By IRENE NOLAN
Storm Beryl, the second named storm of the season, formed late Friday
southeast of Cape Lookout, headed south and southwest, made landfall
near Jacksonville, Fla., on Sunday night, dropped a lot of rain on
Florida and Georgia Monday and today, then looped around back to the
north and northeast.
The National Hurricane Center predicts the storm, now a tropical
depression, will exit off the South Carolina coast early tomorrow,
regain tropical storm strength in the Gulf Stream, and head quickly to
the northeast along the North Carolina coast.
This afternoon, Beryl is west of Savannah, Ga., and heading northeast at 5 mph with winds of 30 mph.
Though there are no tropical storm watches or warnings at this point
along the Outer Banks, Wednesday promises to be a nasty day.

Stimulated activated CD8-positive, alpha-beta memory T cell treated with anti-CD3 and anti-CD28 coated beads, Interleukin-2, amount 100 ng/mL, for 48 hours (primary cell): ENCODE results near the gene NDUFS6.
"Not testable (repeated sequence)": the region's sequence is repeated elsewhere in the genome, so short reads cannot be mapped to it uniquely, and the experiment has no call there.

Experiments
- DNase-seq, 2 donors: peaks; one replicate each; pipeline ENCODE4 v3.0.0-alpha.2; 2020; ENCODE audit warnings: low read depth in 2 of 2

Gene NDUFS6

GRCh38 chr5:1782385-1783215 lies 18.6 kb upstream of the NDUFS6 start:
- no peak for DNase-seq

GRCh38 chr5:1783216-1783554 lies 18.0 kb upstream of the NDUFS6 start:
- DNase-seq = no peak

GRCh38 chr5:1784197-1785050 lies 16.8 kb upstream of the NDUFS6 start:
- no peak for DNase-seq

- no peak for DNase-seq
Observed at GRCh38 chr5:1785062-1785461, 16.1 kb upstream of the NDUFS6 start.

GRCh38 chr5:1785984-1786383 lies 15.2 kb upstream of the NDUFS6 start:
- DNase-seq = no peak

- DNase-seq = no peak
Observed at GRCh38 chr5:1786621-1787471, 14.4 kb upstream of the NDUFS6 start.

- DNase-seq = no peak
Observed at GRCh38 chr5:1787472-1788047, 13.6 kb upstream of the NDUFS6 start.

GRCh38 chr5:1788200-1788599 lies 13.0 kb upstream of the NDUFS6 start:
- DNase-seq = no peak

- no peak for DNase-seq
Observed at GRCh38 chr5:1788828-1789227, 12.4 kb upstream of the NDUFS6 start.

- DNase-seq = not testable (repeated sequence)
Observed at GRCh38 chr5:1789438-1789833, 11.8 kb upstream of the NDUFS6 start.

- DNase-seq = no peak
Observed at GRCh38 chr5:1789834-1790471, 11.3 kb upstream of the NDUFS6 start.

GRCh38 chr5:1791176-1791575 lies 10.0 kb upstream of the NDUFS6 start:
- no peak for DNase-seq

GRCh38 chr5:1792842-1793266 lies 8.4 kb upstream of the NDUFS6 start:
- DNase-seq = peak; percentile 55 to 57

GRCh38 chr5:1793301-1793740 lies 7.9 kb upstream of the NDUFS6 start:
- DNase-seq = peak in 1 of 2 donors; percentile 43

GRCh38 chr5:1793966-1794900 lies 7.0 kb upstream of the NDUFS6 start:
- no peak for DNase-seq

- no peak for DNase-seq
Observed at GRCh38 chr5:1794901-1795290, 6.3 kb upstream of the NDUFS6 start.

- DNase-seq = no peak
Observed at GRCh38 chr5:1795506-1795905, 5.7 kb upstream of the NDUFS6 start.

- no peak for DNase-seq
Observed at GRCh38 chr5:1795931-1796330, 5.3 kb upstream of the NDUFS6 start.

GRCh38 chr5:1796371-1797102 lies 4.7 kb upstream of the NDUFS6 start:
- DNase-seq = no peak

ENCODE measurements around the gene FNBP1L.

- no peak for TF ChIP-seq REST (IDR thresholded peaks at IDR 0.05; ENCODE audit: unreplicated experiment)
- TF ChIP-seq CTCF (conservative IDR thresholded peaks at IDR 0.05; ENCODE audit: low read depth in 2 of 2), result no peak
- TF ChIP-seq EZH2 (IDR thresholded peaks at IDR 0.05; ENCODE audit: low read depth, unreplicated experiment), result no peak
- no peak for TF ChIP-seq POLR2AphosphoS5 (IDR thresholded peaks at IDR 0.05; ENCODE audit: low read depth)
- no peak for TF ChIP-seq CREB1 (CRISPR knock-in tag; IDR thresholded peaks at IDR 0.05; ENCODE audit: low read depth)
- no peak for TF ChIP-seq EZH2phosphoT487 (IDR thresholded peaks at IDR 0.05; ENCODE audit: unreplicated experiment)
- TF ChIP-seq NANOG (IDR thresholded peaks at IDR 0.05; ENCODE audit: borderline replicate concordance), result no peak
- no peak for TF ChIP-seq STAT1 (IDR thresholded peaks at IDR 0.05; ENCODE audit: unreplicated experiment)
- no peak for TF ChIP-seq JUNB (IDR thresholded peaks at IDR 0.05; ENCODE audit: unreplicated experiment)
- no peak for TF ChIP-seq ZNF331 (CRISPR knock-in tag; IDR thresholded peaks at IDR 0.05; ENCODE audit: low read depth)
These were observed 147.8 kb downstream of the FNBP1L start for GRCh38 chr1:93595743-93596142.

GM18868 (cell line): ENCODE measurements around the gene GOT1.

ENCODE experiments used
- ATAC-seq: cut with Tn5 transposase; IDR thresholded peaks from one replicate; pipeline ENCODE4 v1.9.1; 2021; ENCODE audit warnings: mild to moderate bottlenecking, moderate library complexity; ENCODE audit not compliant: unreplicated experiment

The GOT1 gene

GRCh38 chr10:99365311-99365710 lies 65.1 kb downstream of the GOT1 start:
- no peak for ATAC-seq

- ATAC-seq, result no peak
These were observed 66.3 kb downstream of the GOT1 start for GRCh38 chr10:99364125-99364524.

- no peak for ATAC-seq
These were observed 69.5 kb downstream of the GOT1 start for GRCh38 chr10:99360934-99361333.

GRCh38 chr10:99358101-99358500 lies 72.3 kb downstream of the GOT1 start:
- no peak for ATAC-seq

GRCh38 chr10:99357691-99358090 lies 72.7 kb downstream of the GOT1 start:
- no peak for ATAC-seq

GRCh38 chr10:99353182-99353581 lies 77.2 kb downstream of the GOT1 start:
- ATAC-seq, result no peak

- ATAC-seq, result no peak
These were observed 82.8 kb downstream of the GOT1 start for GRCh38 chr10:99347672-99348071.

The local National Weather Service office in Newport, N.C., has issued
a flood watch for much of eastern North Carolina, including Hatteras
and Ocracoke, from 4 a.m. until 11 p.m. Wednesday.
Predictions are for up to four to six inches of rain, starting early
Wednesday and continuing into the night, until Beryl rapidly moves
northeast of the area.
The weather service also is forecasting gusty winds up to tropical
storm force strength along the beaches, though the heaviest winds will
remain offshore in the storm’s east and southeast quadrants.
There could be minor coastal or soundside flooding as the storm passes,
with water levels expected to be only one to two feet above normal, and
six- to 10-foot seas.
For the most up-to-date forecasts and information on the storm, go to the NWS office in Newport at http://www.erh.noaa.gov/er/mhx/.